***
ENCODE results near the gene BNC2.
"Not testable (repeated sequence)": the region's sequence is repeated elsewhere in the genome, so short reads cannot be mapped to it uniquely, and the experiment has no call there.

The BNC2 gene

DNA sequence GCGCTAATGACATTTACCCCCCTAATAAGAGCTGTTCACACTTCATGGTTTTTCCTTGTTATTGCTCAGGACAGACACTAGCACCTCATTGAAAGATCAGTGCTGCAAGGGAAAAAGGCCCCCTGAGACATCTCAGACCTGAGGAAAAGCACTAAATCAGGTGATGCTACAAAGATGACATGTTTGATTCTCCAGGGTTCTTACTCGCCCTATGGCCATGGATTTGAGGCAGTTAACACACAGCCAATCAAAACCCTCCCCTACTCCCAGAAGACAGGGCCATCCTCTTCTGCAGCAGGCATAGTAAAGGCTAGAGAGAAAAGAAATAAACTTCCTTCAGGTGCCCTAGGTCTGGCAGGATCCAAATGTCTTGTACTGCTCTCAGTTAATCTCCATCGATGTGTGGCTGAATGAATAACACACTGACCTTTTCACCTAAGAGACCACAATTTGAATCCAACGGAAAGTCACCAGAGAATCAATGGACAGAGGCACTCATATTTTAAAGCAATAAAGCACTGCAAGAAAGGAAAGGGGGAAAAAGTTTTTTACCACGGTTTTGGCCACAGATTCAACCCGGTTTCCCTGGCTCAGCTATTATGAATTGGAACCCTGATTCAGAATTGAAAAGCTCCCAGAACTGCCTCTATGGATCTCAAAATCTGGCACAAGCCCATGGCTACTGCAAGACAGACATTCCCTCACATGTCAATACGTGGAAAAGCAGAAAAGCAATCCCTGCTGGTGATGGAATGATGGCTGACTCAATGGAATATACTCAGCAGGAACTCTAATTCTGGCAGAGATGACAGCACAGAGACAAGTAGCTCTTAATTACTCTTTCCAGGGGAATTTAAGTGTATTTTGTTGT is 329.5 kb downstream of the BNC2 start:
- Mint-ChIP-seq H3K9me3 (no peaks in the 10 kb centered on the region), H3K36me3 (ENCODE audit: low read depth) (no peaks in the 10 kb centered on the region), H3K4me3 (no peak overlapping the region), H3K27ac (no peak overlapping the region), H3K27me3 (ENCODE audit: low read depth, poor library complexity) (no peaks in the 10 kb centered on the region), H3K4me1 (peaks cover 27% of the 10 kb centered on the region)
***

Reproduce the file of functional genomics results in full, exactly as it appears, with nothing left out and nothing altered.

ENCODE results near the gene BNC2.
"Not testable (repeated sequence)": the region's sequence is repeated elsewhere in the genome, so short reads cannot be mapped to it uniquely, and the experiment has no call there.

The BNC2 gene

DNA sequence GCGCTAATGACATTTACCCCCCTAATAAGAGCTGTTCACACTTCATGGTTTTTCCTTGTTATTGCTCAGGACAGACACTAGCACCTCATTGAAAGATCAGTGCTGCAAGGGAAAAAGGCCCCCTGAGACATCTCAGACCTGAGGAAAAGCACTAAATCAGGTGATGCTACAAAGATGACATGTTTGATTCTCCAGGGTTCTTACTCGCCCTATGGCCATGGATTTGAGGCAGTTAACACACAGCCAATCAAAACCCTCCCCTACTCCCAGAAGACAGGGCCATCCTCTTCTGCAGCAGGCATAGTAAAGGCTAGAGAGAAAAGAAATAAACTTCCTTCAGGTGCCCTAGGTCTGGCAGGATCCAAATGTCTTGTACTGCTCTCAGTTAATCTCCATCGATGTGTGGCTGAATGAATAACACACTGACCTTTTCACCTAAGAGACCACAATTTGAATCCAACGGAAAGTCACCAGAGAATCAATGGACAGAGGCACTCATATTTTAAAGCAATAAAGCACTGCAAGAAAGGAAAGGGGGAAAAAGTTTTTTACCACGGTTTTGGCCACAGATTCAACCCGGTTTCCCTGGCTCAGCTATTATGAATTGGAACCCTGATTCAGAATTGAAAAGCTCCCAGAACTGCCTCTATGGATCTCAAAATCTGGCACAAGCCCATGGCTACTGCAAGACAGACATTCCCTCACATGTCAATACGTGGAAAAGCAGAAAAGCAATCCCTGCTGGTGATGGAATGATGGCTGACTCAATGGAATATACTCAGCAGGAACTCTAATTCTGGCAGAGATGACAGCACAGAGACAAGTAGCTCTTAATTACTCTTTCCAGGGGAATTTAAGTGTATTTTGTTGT is 329.5 kb downstream of the BNC2 start:
- Mint-ChIP-seq H3K9me3 (no peaks in the 10 kb centered on the region), H3K36me3 (ENCODE audit: low read depth) (no peaks in the 10 kb centered on the region), H3K4me3 (no peak overlapping the region), H3K27ac (no peak overlapping the region), H3K27me3 (ENCODE audit: low read depth, poor library complexity) (no peaks in the 10 kb centered on the region), H3K4me1 (peaks cover 27% of the 10 kb centered on the region)